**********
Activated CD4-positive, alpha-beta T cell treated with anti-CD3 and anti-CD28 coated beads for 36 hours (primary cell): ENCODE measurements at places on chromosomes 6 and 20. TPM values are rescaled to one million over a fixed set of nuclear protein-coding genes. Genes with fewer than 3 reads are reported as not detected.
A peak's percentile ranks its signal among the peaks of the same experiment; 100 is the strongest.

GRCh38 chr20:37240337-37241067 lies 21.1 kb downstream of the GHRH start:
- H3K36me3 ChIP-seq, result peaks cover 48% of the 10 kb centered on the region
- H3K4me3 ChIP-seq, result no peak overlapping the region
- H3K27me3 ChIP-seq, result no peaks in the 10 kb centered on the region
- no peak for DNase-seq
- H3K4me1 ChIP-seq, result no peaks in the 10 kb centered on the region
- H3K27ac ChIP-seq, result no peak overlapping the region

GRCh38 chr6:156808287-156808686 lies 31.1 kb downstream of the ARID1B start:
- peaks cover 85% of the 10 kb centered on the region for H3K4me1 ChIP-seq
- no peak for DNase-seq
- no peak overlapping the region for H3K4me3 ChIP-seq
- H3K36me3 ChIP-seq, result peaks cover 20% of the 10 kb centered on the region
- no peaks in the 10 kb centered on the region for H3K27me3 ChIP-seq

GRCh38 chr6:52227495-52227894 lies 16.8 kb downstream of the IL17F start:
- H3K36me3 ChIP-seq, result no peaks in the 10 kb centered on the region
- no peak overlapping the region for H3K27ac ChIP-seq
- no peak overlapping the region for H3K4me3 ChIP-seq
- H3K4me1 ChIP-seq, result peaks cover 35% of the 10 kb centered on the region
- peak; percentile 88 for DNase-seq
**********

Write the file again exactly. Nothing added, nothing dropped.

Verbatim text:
Activated CD4-positive, alpha-beta T cell treated with anti-CD3 and anti-CD28 coated beads for 36 hours (primary cell): ENCODE measurements at places on chromosomes 6 and 20. TPM values are rescaled to one million over a fixed set of nuclear protein-coding genes. Genes with fewer than 3 reads are reported as not detected.
A peak's percentile ranks its signal among the peaks of the same experiment; 100 is the strongest.

GRCh38 chr20:37240337-37241067 lies 21.1 kb downstream of the GHRH start:
- H3K36me3 ChIP-seq, result peaks cover 48% of the 10 kb centered on the region
- H3K4me3 ChIP-seq, result no peak overlapping the region
- H3K27me3 ChIP-seq, result no peaks in the 10 kb centered on the region
- no peak for DNase-seq
- H3K4me1 ChIP-seq, result no peaks in the 10 kb centered on the region
- H3K27ac ChIP-seq, result no peak overlapping the region

GRCh38 chr6:156808287-156808686 lies 31.1 kb downstream of the ARID1B start:
- peaks cover 85% of the 10 kb centered on the region for H3K4me1 ChIP-seq
- no peak for DNase-seq
- no peak overlapping the region for H3K4me3 ChIP-seq
- H3K36me3 ChIP-seq, result peaks cover 20% of the 10 kb centered on the region
- no peaks in the 10 kb centered on the region for H3K27me3 ChIP-seq

GRCh38 chr6:52227495-52227894 lies 16.8 kb downstream of the IL17F start:
- H3K36me3 ChIP-seq, result no peaks in the 10 kb centered on the region
- no peak overlapping the region for H3K27ac ChIP-seq
- no peak overlapping the region for H3K4me3 ChIP-seq
- H3K4me1 ChIP-seq, result peaks cover 35% of the 10 kb centered on the region
- peak; percentile 88 for DNase-seq